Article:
Oil shipping companies announced Monday new steps they will take to make shipment of oil out of Alaska to Lower 48 refineries safer.
The changes will include placing a powerful tugboat in Prince William Sound to help disabled tankers to safety and to upgrade other vessels that escort tankers out of Alaska waters.
The changes stem from a $2 million study of how to improve the shipping of oil from the Valdez tanker port, one of the largest oil ports in the world.
Although industry and watchdog group representatives hailed the changes, others criticized the study process for not including more public involvement.
The 18-month-long ''risk-assessment'' study was commissioned by oil shippers and the Prince William Sound Regional Citizens' Advisory Council, an oil-industry watchdog group.
After the 1989 Exxon Valdez disaster that spilled 11 million gallons of oil into Prince William Sound, shipping companies and the Coast Guard beefed up measures for shipping oil more safely and cleaning it up more quickly should a spill occur.
Those safety procedures include a high-tech system to track where tankers are at all times and more tugboats to escort tankers. Such measures have reduced the risks of an oil spill by 75 percent, said John Harrald, director of the Institute for Crisis and Disaster Management, Research and Education at George Washington University. Harrald led the team of maritime consultants and experts that conducted the study. The changes announced Monday will reduce that margin of risk by another 75 percent, he said.
''1989, with the changes in place today in the system, would not have happened,'' said Ron Morris, U.S. Coast Guard captain of the port in Valdez.
Shipping companies will chip in the $500,000 needed per year to charter a high-powered tug to assist any wayward tankers in the area from central Prince William Sound out to the Gulf of Alaska, said Roger Gale, vice president of BP Oil Shipping Co. The shipping companies expect to have that tug in place early next year, he said.
Shippers and the Alyeska Pipeline Service Co., which runs the tanker port, will develop a plan to upgrade the current fleet of tugs, with at least two being replaced in the next few years, said Gale. If tests of a different kind of escort vessel called a ''tractor tug'' show its performance is superior to current vessels, the companies will adopt the new tugs ''as soon as possible.''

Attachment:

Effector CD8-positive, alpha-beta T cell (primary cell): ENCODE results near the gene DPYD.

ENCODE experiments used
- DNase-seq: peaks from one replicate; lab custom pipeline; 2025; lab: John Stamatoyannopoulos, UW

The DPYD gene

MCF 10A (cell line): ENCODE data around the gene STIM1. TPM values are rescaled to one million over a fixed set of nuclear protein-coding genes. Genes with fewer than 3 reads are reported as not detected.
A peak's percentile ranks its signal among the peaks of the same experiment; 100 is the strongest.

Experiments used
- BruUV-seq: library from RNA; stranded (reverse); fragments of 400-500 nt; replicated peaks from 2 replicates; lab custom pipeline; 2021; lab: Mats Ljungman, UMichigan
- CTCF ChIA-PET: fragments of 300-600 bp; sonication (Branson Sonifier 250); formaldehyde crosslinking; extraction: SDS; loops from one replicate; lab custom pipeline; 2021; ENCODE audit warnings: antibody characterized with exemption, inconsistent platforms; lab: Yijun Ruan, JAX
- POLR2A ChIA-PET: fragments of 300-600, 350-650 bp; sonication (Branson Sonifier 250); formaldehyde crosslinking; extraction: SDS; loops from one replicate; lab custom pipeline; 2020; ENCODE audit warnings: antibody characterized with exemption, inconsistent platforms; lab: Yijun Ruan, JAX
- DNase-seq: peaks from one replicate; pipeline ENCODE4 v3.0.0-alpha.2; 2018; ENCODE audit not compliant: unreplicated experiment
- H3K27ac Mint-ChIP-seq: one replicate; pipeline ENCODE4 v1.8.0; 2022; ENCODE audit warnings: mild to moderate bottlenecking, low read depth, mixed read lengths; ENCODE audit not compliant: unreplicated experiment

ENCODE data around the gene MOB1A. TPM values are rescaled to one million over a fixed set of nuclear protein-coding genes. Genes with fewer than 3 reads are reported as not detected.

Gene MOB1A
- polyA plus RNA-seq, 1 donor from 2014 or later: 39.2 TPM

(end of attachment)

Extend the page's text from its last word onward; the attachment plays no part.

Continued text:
Other recommendations call for studying a proposal to station escort vessels at key areas in central Prince William Sound instead of having vessels continuously accompany the tankers; revising management procedures to reduce the risk of human error; and better tracking of fishing vessel and tanker traffic. The researchers also conducted safety audits of each shipping company, but would not release those findings publicly, Harrald said.
But the Oil Spill Region Environmental Coalition, a group of several Alaska-based conservation organizations, detailed its objections in a letter to the National Research Council's Marine Board, which will be evaluating the risk assessment study.
The study's authors should have held public hearings and released a draft report for comment, said Patti Saunders, from the Alaska Center for the Environment, one of the environmental coalition members.
The victims of an oil spill are the public, said Tom Copeland, and they should have a say in the development and outcome of the report. Copeland is a member of the Alaska Center for the Environment and the Alaska Marine Conservation Council, which are both members of the environmental coalition. Copeland will testify in front of the Marine Board regarding the lack of formal public review.
Tex Edwards, RCAC board chairman, defended the study and the process, saying that the researchers conducted numerous interviews and traveled to many communities to get public input. But the group, which needed to evaluate sensitive information such as a company's shipping record, could not share such private data with the public.
''We literally asked the shippers to raise their skirts,'' he said. ''It was a scientific study. It wasn't a town meeting.''
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